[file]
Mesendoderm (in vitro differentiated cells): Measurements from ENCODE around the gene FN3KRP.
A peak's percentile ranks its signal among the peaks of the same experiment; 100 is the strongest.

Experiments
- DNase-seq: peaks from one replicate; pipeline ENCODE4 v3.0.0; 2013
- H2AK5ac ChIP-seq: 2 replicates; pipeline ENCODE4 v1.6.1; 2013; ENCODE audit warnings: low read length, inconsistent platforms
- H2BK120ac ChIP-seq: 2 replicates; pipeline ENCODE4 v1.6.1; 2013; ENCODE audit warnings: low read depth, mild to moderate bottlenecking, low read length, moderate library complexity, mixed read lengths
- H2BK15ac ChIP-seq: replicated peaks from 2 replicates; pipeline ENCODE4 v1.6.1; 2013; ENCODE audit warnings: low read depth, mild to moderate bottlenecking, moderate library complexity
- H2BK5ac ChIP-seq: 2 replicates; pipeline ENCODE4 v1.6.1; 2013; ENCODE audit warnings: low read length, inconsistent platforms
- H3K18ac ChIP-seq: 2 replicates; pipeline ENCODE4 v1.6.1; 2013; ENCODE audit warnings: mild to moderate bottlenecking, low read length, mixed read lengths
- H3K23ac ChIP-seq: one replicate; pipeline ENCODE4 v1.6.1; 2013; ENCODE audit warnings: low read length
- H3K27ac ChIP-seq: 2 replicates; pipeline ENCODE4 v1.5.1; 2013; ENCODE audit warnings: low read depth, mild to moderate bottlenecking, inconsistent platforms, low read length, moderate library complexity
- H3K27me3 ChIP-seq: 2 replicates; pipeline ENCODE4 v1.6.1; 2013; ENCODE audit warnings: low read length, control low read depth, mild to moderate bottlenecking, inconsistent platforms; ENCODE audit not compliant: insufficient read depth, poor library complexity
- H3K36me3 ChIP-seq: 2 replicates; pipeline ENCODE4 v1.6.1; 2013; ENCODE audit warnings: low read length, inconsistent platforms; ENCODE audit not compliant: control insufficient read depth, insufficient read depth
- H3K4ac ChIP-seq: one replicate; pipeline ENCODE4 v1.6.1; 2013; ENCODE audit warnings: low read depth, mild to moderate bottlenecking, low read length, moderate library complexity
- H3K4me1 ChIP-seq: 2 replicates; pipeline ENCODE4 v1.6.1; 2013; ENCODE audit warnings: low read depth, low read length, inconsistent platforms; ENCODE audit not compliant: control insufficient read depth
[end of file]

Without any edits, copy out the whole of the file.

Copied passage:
Mesendoderm (in vitro differentiated cells): Measurements from ENCODE around the gene FN3KRP.
A peak's percentile ranks its signal among the peaks of the same experiment; 100 is the strongest.

Experiments
- DNase-seq: peaks from one replicate; pipeline ENCODE4 v3.0.0; 2013
- H2AK5ac ChIP-seq: 2 replicates; pipeline ENCODE4 v1.6.1; 2013; ENCODE audit warnings: low read length, inconsistent platforms
- H2BK120ac ChIP-seq: 2 replicates; pipeline ENCODE4 v1.6.1; 2013; ENCODE audit warnings: low read depth, mild to moderate bottlenecking, low read length, moderate library complexity, mixed read lengths
- H2BK15ac ChIP-seq: replicated peaks from 2 replicates; pipeline ENCODE4 v1.6.1; 2013; ENCODE audit warnings: low read depth, mild to moderate bottlenecking, moderate library complexity
- H2BK5ac ChIP-seq: 2 replicates; pipeline ENCODE4 v1.6.1; 2013; ENCODE audit warnings: low read length, inconsistent platforms
- H3K18ac ChIP-seq: 2 replicates; pipeline ENCODE4 v1.6.1; 2013; ENCODE audit warnings: mild to moderate bottlenecking, low read length, mixed read lengths
- H3K23ac ChIP-seq: one replicate; pipeline ENCODE4 v1.6.1; 2013; ENCODE audit warnings: low read length
- H3K27ac ChIP-seq: 2 replicates; pipeline ENCODE4 v1.5.1; 2013; ENCODE audit warnings: low read depth, mild to moderate bottlenecking, inconsistent platforms, low read length, moderate library complexity
- H3K27me3 ChIP-seq: 2 replicates; pipeline ENCODE4 v1.6.1; 2013; ENCODE audit warnings: low read length, control low read depth, mild to moderate bottlenecking, inconsistent platforms; ENCODE audit not compliant: insufficient read depth, poor library complexity
- H3K36me3 ChIP-seq: 2 replicates; pipeline ENCODE4 v1.6.1; 2013; ENCODE audit warnings: low read length, inconsistent platforms; ENCODE audit not compliant: control insufficient read depth, insufficient read depth
- H3K4ac ChIP-seq: one replicate; pipeline ENCODE4 v1.6.1; 2013; ENCODE audit warnings: low read depth, mild to moderate bottlenecking, low read length, moderate library complexity
- H3K4me1 ChIP-seq: 2 replicates; pipeline ENCODE4 v1.6.1; 2013; ENCODE audit warnings: low read depth, low read length, inconsistent platforms; ENCODE audit not compliant: control insufficient read depth